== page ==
No pressure, here, LDU… but the bar is set pretty high.
In 2020, a player emerged from under the growing weight of expectation to establish himself as one of the more complete players in the game.
Christian Petracca was always around the mark after being drafted with the second overall pick in the 2014 AFL Draft. After sitting out a year due to an ACL injury suffered during pre-season training, Petracca was forced to wait until 2015 to display his talent. However, at that stage, not only was he attempting to find his way in the league, but he was also regaining faith in his surgically repaired knee.
It was a pretty tough combination to overcome.
Over the next couple of seasons, this led to some – both in the media and in the AFL fandom – questioning him and wondering how long it would take for him to truly blossom as an AFL player. If we’re being quite honest, the answer was about another four years. That may seem unfair, but Petracca’s 2020 season was his true breakout year. He had a monster preseason, moved into a more prominent role within Melbourne’s midfield structure and, no longer a boy finding his way, was able to mix it up with the best in the game.
And come out on top.
Sadly for the Demons, Petracca’s form came at a point where they were not looking anywhere like the team we saw in 2018, or would see again in 2021. They were suffering through another disappointing season, finishing in the dreaded ninth position and missing finals. At the time, I remember people saying that Petracca’s effort was all for naught, but that turned out to be untrue. In a season with games reduced by 20% of game time, ‘Trac improved his disposals per game by 4.85. It bucked the trend and firmly established him as a star of the game. Melbourne now had the player that could, and would propel them to great things.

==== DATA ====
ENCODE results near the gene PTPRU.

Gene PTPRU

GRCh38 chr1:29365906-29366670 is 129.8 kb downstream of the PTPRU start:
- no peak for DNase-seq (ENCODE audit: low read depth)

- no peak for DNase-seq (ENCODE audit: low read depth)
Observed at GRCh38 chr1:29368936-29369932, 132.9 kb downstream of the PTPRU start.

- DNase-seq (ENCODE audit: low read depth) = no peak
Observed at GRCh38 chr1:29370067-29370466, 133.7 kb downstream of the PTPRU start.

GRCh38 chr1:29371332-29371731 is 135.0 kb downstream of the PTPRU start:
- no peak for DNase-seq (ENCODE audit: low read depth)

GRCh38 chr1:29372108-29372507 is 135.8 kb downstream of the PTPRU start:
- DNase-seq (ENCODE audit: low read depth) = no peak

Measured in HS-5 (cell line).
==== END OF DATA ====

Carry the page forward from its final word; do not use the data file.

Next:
Fast forward 12 months and not only were the Dees holding aloft the premiership cup, but Petracca turned in one of the biggest grand final performances in history, notching 39 touches and kicking two goals as his Dees steamrolled the Dogs in the last quarter. He joined the greats who have won the Norm Smith Medal – a testament to the hard work he put in to elevate his game.
This past week, North Melbourne opened up the doors to allow filming of Alastair Clarkson’s address to the first to fourth-year players. It was a good move – it allowed not only those players, but North Melbourne supporters a glimpse into how Clarko operated and what he expected from his charges.
He is not there to play games. He is there to win, and the form of his burgeoning star, Luke Davies-Uniacke, will be a key to his plans
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